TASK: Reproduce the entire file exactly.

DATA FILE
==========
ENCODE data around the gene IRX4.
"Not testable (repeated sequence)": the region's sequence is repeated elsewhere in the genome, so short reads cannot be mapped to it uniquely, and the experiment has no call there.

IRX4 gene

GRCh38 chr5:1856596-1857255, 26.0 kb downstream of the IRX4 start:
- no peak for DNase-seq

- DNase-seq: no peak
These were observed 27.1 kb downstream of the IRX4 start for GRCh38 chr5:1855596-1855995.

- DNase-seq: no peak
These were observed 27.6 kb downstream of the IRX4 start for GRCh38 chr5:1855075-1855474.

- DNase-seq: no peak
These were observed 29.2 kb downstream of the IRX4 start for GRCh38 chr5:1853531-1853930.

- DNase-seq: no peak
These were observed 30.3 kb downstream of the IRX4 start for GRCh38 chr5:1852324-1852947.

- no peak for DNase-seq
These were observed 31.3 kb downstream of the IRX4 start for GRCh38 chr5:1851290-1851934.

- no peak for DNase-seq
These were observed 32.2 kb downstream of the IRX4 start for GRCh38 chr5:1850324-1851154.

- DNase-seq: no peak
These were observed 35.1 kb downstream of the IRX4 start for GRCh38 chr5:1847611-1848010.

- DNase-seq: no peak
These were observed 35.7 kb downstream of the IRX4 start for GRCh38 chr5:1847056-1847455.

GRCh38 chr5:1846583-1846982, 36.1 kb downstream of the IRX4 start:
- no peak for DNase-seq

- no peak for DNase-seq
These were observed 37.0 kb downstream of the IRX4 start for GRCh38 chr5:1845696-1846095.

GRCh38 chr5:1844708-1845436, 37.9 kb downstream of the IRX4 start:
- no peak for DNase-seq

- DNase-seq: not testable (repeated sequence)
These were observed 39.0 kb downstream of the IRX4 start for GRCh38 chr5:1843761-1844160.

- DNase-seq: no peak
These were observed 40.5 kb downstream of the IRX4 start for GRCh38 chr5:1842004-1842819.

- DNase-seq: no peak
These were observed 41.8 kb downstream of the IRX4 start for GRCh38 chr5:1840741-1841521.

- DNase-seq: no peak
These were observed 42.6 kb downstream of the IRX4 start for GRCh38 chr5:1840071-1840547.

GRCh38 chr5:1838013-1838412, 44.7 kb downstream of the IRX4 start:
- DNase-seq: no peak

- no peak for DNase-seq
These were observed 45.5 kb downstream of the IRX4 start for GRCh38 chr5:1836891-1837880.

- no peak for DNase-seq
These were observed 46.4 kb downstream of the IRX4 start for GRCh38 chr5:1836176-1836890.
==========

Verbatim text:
ENCODE data around the gene IRX4.
"Not testable (repeated sequence)": the region's sequence is repeated elsewhere in the genome, so short reads cannot be mapped to it uniquely, and the experiment has no call there.

IRX4 gene

GRCh38 chr5:1856596-1857255, 26.0 kb downstream of the IRX4 start:
- no peak for DNase-seq

- DNase-seq: no peak
These were observed 27.1 kb downstream of the IRX4 start for GRCh38 chr5:1855596-1855995.

- DNase-seq: no peak
These were observed 27.6 kb downstream of the IRX4 start for GRCh38 chr5:1855075-1855474.

- DNase-seq: no peak
These were observed 29.2 kb downstream of the IRX4 start for GRCh38 chr5:1853531-1853930.

- DNase-seq: no peak
These were observed 30.3 kb downstream of the IRX4 start for GRCh38 chr5:1852324-1852947.

- no peak for DNase-seq
These were observed 31.3 kb downstream of the IRX4 start for GRCh38 chr5:1851290-1851934.

- no peak for DNase-seq
These were observed 32.2 kb downstream of the IRX4 start for GRCh38 chr5:1850324-1851154.

- DNase-seq: no peak
These were observed 35.1 kb downstream of the IRX4 start for GRCh38 chr5:1847611-1848010.

- DNase-seq: no peak
These were observed 35.7 kb downstream of the IRX4 start for GRCh38 chr5:1847056-1847455.

GRCh38 chr5:1846583-1846982, 36.1 kb downstream of the IRX4 start:
- no peak for DNase-seq

- no peak for DNase-seq
These were observed 37.0 kb downstream of the IRX4 start for GRCh38 chr5:1845696-1846095.

GRCh38 chr5:1844708-1845436, 37.9 kb downstream of the IRX4 start:
- no peak for DNase-seq

- DNase-seq: not testable (repeated sequence)
These were observed 39.0 kb downstream of the IRX4 start for GRCh38 chr5:1843761-1844160.

- DNase-seq: no peak
These were observed 40.5 kb downstream of the IRX4 start for GRCh38 chr5:1842004-1842819.

- DNase-seq: no peak
These were observed 41.8 kb downstream of the IRX4 start for GRCh38 chr5:1840741-1841521.

- DNase-seq: no peak
These were observed 42.6 kb downstream of the IRX4 start for GRCh38 chr5:1840071-1840547.

GRCh38 chr5:1838013-1838412, 44.7 kb downstream of the IRX4 start:
- DNase-seq: no peak

- no peak for DNase-seq
These were observed 45.5 kb downstream of the IRX4 start for GRCh38 chr5:1836891-1837880.

- no peak for DNase-seq
These were observed 46.4 kb downstream of the IRX4 start for GRCh38 chr5:1836176-1836890.